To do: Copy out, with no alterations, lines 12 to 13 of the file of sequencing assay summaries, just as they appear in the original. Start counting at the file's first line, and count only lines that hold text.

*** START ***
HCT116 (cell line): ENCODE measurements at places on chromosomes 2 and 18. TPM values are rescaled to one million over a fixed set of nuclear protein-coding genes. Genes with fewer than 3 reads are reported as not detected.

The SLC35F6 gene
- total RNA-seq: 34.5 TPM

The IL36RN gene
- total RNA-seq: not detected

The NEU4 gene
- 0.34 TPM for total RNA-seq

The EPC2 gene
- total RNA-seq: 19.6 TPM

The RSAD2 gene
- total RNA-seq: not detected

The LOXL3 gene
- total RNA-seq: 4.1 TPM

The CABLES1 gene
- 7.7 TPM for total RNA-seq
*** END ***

The LOXL3 gene
- total RNA-seq: 4.1 TPM